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Chinese to Prosecute Peasant Who Resisted One-Child Policy

Chen Guangcheng, a blind Chinese farmer who exposed authorities in eastern China for severely enforcing population control, listened in August 2005 as women in Linyi described how family planning officials took their relatives hostage.
Chen Guangcheng, a blind Chinese farmer who exposed authorities in eastern China for severely enforcing population control, listened in August 2005 as women in Linyi described how family planning officials took their relatives hostage. (By Philip Pan -- The Washington Post)

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But local authorities fought back, placing Chen under house arrest and launching an aggressive campaign to damage his reputation and deny his allegations. Party sources said Linyi officials distributed a report in Beijing that portrayed Chen as a tool of "foreign anti-China forces," accused him of violating the one-child policy and made much of the fact that he had received overseas funding for his work as an activist on behalf of the disabled.

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Linyi officials also lobbied the Foreign Ministry and the powerful Propaganda Department, which agreed to ban any discussion of Chen in the state media and the Internet, the sources said.

For months, the party appeared torn about how to proceed, but the decision to prosecute Chen suggests that the Linyi officials have outmaneuvered others in the government who wanted to use the case to send a strong signal to local officials that forced sterilization and abortion would not be tolerated.

The government has declined to say how many officials were punished in Linyi or to identify any of them, but a Beijing official said "very, very few" were disciplined and a journalist said he was told the total was no more than five. Li Qun, the party chief in Linyi, and other local officials also declined repeated requests for comment.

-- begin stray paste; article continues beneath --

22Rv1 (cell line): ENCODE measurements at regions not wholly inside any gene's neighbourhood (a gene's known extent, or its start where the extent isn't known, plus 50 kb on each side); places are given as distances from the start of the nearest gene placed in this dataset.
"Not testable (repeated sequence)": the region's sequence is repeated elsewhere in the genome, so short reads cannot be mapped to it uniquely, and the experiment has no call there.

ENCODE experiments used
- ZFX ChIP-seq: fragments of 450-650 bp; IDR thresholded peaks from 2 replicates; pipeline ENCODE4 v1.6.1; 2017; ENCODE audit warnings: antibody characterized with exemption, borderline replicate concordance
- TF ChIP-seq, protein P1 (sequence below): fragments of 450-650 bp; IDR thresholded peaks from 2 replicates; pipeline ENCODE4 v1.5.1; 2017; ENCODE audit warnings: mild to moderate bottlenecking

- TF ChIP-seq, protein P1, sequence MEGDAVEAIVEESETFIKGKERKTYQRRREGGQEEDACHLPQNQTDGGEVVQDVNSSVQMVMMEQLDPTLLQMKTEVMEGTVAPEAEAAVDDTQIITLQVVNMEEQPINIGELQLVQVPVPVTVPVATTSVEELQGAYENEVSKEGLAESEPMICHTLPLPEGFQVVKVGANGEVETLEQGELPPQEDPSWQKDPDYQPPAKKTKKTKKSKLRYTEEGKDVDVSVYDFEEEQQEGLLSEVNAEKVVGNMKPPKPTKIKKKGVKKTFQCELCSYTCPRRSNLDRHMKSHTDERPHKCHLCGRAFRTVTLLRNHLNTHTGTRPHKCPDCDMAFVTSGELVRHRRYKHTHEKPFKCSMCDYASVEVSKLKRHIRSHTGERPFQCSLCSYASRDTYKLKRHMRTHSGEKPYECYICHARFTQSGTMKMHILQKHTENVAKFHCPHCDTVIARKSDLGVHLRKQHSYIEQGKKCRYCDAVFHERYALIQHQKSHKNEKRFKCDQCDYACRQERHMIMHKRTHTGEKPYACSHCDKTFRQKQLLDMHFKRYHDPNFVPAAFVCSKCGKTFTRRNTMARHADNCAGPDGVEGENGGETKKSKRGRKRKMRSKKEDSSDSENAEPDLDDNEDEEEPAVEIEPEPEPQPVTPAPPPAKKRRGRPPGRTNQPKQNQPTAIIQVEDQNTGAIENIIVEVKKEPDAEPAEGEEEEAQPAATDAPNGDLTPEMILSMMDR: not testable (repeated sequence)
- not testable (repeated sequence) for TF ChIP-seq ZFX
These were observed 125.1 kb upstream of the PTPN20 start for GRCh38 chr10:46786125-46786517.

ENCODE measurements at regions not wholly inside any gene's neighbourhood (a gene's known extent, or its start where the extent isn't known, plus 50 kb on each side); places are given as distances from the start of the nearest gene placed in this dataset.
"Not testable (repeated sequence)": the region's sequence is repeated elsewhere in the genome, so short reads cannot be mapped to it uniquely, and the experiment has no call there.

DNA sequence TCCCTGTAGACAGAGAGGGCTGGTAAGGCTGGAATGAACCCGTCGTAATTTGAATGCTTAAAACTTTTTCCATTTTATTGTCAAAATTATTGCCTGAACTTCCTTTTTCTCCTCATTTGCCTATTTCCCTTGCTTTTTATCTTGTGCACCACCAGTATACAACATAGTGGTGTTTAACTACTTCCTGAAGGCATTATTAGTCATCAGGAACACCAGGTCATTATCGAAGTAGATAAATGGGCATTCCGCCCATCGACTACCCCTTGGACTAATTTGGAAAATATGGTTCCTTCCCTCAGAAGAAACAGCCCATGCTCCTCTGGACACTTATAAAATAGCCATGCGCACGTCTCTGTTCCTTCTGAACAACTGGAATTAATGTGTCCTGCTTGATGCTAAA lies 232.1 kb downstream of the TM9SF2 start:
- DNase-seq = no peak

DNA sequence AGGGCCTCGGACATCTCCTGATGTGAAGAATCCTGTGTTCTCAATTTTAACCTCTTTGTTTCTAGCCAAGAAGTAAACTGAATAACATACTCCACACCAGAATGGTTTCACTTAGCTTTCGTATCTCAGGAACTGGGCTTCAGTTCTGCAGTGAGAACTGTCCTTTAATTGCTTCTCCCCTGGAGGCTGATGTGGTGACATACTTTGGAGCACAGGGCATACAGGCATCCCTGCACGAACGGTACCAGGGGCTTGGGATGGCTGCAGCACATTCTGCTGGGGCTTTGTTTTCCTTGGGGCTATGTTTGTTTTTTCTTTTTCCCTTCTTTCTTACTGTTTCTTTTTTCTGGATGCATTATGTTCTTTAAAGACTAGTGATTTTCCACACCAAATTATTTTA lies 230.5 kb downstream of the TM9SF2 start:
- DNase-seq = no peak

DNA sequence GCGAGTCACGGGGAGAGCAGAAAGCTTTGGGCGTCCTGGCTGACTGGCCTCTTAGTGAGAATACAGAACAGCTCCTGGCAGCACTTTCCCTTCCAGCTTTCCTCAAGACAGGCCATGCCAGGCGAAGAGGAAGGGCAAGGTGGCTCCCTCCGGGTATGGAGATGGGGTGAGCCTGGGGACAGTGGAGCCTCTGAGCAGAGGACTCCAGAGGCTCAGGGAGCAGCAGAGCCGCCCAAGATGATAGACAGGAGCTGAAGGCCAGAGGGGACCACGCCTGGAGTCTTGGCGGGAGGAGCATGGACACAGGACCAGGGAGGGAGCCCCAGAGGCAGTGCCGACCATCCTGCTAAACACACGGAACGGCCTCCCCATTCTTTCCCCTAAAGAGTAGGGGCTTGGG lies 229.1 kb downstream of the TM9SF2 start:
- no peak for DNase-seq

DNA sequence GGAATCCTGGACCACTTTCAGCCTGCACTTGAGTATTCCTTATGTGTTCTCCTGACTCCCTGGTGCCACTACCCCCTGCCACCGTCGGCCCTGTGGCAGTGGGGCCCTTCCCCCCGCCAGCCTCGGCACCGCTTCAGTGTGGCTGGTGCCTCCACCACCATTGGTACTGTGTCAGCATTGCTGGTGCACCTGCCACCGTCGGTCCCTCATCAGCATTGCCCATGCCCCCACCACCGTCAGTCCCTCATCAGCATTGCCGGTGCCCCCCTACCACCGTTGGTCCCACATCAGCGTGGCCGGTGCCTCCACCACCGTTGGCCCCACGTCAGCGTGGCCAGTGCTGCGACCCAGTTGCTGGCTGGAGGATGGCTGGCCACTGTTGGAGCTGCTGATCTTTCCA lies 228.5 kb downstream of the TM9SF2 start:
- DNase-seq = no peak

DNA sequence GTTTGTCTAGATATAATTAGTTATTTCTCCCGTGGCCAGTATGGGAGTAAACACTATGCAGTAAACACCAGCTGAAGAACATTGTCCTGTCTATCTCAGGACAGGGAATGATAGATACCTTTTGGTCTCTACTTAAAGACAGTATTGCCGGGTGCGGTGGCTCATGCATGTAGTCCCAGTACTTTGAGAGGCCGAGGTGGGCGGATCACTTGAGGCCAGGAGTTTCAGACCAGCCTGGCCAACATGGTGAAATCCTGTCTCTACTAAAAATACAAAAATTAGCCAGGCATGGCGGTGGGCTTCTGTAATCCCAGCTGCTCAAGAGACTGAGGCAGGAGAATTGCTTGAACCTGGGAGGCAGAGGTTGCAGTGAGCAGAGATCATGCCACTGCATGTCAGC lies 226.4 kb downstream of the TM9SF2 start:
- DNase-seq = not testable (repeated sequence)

By linking Chen to hostile foreign forces, party sources said, the Linyi officials made it politically risky for anyone to intervene on his behalf. The national population commission, for example, rebuked Linyi officials and singled them out for criticism, but refrained from defending Chen or bringing the case to top party leaders, the sources said.

"In the current political environment, in this political system, no official has any incentive to help him," said one Chinese scholar involved in the case who spoke on condition of anonymity. "The risks to your career are great, and there's little to be gained . . . . So the conservatives have a big advantage."

Chen's case was also complicated by an internal party debate over the future of the one-child policy. Some party officials and scholars have urged the government to relax the policy, arguing that it now causes more harm than good and that China faces a retirement crisis as its working-age population shrinks. But provincial leaders and others in the party have resisted.

A party official involved in the debate said Hu and others on the ruling Politburo Standing Committee are unwilling to take a position on the issue ahead of a leadership conference next year. As a result, he said, many in the party are not sure whether they should support Chen or condemn the Linyi officials.


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